2 November 2011

The Ottertail Pluton

Posted by Callan Bentley

After the awesome outcrops and pavements of strained metaconglomerates from the Quetico / Wabigoon subprovince boundaries of the Superior Craton, my pre-GSA field trip visited the most charmingly-named magma chamber I’ve ever seen, the cuddly-sounding Ottertail Pluton. This is an Algoman-type pluton which is discordant to tonalite-composition gneisses in the area. As with the Giants Range Batholith that we saw near Virginia, Minnesota, the Ottertail Pluton shows lots of cool features that are blog-worthy.

For instance, check out these dark xenoliths along the margin of the pluton, where it inserted itself into pre-existing “host rock”:

At the bottom of the last one, you can see some large phenocrysts of K-feldspar in the phaneritic Ottertail granodiorite. This porphyritic texture was quite pronounced in several places:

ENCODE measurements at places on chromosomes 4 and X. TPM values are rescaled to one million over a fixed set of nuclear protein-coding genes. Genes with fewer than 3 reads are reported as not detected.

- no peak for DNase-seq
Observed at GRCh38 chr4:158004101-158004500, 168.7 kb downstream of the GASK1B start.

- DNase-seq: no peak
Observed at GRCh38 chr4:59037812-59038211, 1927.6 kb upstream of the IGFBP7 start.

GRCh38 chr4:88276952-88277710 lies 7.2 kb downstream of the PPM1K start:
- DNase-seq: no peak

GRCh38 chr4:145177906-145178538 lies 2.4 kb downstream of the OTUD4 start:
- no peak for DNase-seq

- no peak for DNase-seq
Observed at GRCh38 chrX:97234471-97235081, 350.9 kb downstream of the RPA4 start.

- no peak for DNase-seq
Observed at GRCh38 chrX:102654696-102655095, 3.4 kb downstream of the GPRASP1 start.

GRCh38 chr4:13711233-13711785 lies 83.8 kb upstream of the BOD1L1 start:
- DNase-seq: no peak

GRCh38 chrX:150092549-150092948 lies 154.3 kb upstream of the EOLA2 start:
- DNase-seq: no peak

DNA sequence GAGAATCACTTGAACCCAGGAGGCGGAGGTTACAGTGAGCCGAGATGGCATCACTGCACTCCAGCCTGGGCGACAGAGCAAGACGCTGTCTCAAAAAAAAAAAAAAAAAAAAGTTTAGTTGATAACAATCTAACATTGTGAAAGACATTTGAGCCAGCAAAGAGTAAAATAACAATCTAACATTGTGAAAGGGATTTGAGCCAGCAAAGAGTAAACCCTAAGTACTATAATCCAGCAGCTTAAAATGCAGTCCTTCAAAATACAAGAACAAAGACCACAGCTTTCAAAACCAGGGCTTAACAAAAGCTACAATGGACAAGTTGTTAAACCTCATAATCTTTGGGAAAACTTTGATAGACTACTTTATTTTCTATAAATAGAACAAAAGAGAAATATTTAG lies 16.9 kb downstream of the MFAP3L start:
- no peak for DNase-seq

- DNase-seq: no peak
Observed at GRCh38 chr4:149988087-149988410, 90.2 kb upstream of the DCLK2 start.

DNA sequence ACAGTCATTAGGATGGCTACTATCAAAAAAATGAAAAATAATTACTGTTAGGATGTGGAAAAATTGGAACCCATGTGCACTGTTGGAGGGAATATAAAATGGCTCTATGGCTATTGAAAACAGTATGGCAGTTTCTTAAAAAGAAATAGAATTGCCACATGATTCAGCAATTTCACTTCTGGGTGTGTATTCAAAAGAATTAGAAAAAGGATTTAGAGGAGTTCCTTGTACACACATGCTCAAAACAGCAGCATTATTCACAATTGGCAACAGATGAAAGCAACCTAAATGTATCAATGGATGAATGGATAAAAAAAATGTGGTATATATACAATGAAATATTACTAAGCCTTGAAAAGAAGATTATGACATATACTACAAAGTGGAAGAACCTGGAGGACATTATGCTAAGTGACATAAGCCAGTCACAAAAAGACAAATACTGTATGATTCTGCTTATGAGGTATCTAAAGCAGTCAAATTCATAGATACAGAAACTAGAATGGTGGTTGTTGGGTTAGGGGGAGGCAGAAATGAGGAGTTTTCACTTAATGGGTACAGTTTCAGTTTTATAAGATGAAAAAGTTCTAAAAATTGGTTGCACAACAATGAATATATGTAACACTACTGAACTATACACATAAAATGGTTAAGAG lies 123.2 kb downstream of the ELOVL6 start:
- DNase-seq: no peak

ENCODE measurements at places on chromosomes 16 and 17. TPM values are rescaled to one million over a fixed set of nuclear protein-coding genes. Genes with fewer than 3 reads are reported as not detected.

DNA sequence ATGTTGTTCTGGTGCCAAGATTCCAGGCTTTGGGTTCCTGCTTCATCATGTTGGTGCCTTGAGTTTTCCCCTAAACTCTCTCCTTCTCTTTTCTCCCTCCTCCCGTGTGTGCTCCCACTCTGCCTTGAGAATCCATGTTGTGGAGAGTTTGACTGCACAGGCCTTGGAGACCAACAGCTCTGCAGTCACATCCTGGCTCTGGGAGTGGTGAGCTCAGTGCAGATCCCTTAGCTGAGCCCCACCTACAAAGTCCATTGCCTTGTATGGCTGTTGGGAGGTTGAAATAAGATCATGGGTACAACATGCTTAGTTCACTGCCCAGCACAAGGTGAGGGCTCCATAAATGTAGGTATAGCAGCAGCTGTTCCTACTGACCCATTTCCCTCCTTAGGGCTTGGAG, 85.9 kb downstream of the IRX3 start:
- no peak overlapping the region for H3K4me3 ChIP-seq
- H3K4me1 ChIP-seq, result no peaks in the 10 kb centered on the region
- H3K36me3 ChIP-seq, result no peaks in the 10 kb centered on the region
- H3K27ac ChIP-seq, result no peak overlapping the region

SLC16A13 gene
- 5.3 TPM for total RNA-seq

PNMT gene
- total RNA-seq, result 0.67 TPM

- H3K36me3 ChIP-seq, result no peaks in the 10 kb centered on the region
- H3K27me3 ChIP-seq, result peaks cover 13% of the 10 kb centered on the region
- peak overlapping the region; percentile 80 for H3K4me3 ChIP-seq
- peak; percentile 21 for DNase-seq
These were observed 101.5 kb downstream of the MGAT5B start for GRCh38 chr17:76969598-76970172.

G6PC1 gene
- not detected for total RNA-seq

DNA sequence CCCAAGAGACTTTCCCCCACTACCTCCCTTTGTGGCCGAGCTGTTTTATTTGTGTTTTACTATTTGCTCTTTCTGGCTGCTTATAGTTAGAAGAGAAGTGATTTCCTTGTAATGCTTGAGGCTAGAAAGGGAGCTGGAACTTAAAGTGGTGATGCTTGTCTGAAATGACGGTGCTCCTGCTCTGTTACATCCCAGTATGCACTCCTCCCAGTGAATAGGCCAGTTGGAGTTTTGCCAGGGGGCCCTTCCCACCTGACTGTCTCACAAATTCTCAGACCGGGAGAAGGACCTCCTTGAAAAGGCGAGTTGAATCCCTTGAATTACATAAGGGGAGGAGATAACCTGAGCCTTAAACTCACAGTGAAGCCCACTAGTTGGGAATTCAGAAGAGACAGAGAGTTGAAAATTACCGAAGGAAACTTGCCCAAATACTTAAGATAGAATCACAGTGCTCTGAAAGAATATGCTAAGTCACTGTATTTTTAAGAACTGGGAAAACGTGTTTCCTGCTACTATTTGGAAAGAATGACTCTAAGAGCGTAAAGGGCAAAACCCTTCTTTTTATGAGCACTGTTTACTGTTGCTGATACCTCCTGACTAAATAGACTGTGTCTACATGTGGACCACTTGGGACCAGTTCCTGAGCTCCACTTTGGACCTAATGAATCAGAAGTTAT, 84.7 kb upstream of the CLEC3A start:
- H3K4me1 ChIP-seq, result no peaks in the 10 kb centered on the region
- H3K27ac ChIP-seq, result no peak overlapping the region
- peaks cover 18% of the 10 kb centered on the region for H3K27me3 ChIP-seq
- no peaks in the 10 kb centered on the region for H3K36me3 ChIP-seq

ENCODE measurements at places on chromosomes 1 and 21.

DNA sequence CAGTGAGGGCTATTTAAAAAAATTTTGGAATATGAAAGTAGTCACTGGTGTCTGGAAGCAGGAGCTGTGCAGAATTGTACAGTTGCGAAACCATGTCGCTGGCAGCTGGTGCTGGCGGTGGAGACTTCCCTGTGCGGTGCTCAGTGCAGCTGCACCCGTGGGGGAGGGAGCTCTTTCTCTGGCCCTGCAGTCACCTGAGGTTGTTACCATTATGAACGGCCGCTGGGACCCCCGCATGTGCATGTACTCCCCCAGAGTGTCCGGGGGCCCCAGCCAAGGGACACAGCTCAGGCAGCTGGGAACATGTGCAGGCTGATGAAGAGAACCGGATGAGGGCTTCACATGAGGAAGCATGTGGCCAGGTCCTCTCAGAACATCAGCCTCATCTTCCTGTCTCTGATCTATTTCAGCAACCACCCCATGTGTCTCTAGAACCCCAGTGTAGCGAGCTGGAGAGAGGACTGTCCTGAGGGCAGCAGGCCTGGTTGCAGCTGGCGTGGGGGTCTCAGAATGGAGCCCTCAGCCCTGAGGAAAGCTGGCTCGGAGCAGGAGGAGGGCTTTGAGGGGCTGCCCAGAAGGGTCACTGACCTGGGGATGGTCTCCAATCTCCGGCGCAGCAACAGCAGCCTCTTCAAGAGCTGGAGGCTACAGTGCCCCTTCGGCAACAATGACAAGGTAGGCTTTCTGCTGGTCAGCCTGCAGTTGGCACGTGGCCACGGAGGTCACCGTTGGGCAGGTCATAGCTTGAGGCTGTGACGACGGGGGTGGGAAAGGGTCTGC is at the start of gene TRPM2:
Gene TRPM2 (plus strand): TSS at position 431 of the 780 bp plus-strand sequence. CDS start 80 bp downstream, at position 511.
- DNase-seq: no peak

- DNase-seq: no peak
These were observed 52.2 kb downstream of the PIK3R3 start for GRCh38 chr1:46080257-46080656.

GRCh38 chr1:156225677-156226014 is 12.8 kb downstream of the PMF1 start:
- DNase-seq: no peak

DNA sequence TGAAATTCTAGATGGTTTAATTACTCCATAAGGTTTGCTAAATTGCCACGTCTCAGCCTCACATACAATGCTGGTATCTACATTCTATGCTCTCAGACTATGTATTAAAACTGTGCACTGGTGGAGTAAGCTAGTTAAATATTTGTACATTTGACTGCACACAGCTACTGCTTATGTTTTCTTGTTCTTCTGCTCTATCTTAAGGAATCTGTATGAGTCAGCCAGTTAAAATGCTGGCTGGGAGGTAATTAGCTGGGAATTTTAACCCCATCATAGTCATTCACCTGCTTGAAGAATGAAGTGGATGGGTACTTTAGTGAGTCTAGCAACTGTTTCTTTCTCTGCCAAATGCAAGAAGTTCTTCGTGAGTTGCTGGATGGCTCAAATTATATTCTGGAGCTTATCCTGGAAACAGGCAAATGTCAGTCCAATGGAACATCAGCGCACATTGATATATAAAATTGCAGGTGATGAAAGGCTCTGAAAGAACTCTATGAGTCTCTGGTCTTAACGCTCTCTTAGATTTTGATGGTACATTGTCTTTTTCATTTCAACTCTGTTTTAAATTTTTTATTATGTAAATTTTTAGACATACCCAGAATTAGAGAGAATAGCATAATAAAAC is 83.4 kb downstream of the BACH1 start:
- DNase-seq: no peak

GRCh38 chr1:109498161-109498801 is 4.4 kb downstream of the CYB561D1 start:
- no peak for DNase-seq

Here’s something that really caught my eye: mafic schist boudins strung out in the granite:

Not quite sure what’s up with this area:

Two boudins with a concentration of mafic minerals in the neck; also some small-scale faulting along the same zone of weakness:

Shear zone fabrics were also in evidence in a few places. Here’s a nice example of a small asymmetric shear zone, with a crisp left boundary but the fabric more gradationally returning to “undeformed host rock” on the right:

Lastly, a couple of porphyroclasts, with a dextral sense of shear (right side of photo down relative to left side):